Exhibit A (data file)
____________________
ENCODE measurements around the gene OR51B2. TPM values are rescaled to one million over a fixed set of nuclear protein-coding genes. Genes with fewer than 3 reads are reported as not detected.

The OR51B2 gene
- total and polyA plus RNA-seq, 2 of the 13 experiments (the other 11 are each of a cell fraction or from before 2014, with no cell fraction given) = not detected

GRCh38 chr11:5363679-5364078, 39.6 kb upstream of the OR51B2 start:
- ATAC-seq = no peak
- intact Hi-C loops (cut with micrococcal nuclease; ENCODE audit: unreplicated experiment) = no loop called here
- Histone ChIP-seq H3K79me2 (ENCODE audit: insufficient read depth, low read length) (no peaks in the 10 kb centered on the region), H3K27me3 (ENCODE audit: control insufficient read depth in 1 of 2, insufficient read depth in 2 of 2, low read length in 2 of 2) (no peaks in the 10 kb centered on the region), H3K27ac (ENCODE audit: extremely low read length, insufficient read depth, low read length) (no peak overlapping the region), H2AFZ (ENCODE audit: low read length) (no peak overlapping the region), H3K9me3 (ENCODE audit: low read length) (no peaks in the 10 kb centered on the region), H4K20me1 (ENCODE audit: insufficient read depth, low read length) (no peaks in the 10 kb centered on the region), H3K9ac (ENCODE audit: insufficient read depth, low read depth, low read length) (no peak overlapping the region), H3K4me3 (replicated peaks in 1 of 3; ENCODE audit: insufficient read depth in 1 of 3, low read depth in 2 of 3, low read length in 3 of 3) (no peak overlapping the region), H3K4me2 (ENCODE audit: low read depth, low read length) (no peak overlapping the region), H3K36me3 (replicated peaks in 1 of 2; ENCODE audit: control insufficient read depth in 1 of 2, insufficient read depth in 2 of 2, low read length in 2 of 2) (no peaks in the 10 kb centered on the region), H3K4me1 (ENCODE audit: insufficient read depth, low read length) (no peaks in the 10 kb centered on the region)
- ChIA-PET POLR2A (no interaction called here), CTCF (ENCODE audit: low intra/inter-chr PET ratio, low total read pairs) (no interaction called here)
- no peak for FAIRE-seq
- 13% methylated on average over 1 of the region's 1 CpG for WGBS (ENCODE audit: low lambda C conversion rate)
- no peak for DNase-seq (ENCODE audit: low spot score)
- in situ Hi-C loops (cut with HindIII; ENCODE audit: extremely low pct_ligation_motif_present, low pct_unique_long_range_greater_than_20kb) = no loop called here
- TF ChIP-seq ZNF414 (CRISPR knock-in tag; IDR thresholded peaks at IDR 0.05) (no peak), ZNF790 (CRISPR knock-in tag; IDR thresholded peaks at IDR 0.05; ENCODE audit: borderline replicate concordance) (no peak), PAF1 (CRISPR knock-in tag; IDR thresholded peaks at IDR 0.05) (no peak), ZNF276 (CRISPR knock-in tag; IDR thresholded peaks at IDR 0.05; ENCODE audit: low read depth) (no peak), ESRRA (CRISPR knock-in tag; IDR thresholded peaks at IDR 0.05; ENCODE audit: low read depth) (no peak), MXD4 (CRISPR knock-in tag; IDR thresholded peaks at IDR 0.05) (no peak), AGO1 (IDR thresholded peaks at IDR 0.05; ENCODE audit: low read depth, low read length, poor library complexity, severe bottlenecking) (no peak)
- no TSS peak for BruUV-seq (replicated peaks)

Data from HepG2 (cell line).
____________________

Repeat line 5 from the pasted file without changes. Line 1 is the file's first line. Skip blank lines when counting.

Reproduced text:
- ATAC-seq = no peak